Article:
“We have this item we call ‘Nissan Alter-Nativ,’ which we call a valve for releasing pressure,” explains Warshaviak, “and the actors will perform Nissan Alter-Nativ pieces at Tzavta from many years of the school.”
Nissan Alter-Nativ, it seems, is not for the faint-hearted. “All our students are very talented, but when they come to the studio we analyze all their skills and everything about acting. That’s very hard. You know, it’s like asking a millipede what happens with leg number 81 when it’s moving leg number 432. It just stops dead in its tracks because it becomes confused.”
The school principal says the same thing happens when you ask acting students to take a clinical look at their skills.
“The students put a show together on their own. They write the script and do the costumes and everything else – we’re talking about all the students from all the three years in the school – and the teachers go along to see it for the first time when it’s ready. Sometimes it doesn’t work too well, and other times you get fantastic results.”
Warshaviak is looking to harness some of the better outcomes of the Nissan Alter-Nativ program to generate some cash for the renovations bill.
“One thing we do very well is train actors,” he continues. “We’re not good at fund-raising or real-estate speculating, so we are trying to use the artistic assets we have to find the funds we need for the new premises, step by step. We don’t expect the public to give us large sums, but we’ll be happy if people buy tickets for the Tzavta event for NIS 100 or NIS 200 or maybe even more.”
Judging by the list of entertainers lined up for next Friday’s show, Warshaviak is certainly not short of available talent to bring the patrons in, and he is hopeful that the event will bring in a tidy additional sum.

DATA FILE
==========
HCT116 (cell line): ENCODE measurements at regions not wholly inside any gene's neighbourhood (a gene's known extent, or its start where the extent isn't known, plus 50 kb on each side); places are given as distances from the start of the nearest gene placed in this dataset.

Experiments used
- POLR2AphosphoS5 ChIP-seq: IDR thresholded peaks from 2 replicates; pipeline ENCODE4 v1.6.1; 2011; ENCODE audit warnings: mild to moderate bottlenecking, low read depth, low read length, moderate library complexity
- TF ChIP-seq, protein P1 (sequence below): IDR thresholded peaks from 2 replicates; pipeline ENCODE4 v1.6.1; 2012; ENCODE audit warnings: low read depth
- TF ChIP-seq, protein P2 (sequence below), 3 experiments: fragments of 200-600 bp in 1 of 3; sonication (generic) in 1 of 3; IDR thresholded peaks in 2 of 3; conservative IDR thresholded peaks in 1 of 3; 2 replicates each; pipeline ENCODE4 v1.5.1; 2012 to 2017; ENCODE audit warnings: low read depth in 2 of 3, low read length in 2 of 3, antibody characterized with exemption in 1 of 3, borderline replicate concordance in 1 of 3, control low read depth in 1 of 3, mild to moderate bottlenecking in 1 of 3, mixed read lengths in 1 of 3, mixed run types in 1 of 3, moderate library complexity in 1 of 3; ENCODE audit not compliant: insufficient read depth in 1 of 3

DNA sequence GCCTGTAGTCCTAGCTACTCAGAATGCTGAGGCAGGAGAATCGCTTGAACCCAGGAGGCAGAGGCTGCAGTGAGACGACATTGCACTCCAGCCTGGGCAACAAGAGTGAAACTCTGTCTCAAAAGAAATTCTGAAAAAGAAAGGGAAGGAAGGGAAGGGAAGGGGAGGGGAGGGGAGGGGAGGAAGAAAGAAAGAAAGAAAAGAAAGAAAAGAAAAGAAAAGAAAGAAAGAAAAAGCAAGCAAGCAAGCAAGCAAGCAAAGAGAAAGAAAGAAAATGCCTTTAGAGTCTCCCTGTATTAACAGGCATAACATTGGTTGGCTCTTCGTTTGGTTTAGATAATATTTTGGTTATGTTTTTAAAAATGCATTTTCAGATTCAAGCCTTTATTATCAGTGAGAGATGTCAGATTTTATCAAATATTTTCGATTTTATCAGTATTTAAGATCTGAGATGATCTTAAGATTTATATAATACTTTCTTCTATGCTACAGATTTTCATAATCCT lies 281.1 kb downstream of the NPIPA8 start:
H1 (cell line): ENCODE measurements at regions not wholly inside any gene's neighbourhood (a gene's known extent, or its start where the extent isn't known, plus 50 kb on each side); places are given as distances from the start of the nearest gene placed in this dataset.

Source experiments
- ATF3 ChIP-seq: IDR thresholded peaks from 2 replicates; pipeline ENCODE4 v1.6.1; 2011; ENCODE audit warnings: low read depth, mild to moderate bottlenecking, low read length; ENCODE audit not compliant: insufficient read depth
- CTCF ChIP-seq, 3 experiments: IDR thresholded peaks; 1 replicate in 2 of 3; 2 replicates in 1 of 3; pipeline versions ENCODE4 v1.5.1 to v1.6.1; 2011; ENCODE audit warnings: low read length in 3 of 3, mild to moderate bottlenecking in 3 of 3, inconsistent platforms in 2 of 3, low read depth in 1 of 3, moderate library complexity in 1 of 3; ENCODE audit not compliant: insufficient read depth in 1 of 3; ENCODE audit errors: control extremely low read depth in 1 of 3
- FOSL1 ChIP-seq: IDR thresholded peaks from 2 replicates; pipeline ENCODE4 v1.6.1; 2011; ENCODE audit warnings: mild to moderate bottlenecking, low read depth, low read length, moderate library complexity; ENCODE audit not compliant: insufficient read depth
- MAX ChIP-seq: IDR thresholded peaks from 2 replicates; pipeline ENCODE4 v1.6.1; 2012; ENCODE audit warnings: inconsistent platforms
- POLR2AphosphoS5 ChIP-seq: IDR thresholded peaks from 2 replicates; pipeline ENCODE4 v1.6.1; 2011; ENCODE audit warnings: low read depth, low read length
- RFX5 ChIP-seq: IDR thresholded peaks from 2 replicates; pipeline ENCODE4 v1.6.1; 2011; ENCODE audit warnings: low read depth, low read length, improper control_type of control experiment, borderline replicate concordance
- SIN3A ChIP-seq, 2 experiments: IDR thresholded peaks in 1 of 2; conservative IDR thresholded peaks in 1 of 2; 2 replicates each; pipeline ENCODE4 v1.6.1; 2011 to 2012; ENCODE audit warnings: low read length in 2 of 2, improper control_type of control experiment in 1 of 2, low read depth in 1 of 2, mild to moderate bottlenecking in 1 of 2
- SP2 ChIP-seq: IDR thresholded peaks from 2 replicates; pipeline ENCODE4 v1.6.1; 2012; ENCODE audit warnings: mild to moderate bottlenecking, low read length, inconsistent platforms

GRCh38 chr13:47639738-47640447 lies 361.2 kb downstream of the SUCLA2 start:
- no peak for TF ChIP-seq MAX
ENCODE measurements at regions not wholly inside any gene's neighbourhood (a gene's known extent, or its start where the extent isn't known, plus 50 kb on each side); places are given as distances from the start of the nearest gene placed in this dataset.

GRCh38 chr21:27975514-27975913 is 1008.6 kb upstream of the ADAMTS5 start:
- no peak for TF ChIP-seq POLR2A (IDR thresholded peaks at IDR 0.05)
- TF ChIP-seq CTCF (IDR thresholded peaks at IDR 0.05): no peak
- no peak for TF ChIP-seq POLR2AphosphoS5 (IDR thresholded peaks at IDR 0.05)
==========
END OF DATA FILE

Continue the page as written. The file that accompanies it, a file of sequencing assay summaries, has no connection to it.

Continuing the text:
“I’d like the show to generate several tens of thousands of shekels and, hopefully, the Culture Ministry will see we are serious and that things are moving in the right direction and will give us a bit more. Maybe everyone will give a bit more and then the almost impossible will happen and the thing we have been trying to achieve for so long – to have a permanent home of our own – will happen.
Unfortunately, Nissan did not live to see it happen.”
In fact, the eponymous founder of the school, who died in 2008, knew something was in the offing. “Just three days before he died, we heard that the municipality was going to give us a building,” Warshaviak recalls. “I’m just sorry he is no longer with us.”
Warshaviak chalked up a lot of time by Nativ’s side, both as a student and later as his partner in the school office. “We worked side by side for 22 years,” says the principal, “and he was a fantastic teacher. He was the first modern educator in the country.”
By “educator” Warshaviak means a teaching professional in the wider, life-enriching sense of the word. “He taught us to think big, to take responsibility for what we do, to go deeply into our work and never to blame others for our failures. He also taught us that in order to create, we need to work together as a team.
That is a very important lesson to learn, especially in a profession that, paradoxically, involves brilliant individuals.
You can only work together as a team if you have mutual respect and faith,” he says.
Warshaviak is certainly working together with his colleagues and former students on getting the school safely ensconced in its new renovated premises in Jaffa within the year.